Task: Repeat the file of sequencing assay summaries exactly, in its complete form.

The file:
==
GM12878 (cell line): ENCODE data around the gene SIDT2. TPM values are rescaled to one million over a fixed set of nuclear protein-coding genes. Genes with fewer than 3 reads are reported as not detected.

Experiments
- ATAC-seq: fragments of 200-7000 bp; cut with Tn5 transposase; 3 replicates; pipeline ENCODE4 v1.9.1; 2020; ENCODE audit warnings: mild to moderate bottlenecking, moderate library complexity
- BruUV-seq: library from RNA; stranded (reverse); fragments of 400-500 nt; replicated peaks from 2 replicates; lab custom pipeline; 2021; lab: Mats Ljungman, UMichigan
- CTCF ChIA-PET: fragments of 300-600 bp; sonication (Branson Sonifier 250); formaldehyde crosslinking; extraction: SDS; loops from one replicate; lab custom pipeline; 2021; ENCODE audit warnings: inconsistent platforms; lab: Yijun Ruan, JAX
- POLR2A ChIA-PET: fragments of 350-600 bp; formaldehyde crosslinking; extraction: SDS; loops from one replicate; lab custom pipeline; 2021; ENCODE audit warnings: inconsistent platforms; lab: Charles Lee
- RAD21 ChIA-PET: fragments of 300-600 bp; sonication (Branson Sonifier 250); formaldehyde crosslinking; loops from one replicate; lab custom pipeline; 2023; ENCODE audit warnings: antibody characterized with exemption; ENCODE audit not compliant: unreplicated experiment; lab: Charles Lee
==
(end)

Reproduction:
GM12878 (cell line): ENCODE data around the gene SIDT2. TPM values are rescaled to one million over a fixed set of nuclear protein-coding genes. Genes with fewer than 3 reads are reported as not detected.

Experiments
- ATAC-seq: fragments of 200-7000 bp; cut with Tn5 transposase; 3 replicates; pipeline ENCODE4 v1.9.1; 2020; ENCODE audit warnings: mild to moderate bottlenecking, moderate library complexity
- BruUV-seq: library from RNA; stranded (reverse); fragments of 400-500 nt; replicated peaks from 2 replicates; lab custom pipeline; 2021; lab: Mats Ljungman, UMichigan
- CTCF ChIA-PET: fragments of 300-600 bp; sonication (Branson Sonifier 250); formaldehyde crosslinking; extraction: SDS; loops from one replicate; lab custom pipeline; 2021; ENCODE audit warnings: inconsistent platforms; lab: Yijun Ruan, JAX
- POLR2A ChIA-PET: fragments of 350-600 bp; formaldehyde crosslinking; extraction: SDS; loops from one replicate; lab custom pipeline; 2021; ENCODE audit warnings: inconsistent platforms; lab: Charles Lee
- RAD21 ChIA-PET: fragments of 300-600 bp; sonication (Branson Sonifier 250); formaldehyde crosslinking; loops from one replicate; lab custom pipeline; 2023; ENCODE audit warnings: antibody characterized with exemption; ENCODE audit not compliant: unreplicated experiment; lab: Charles Lee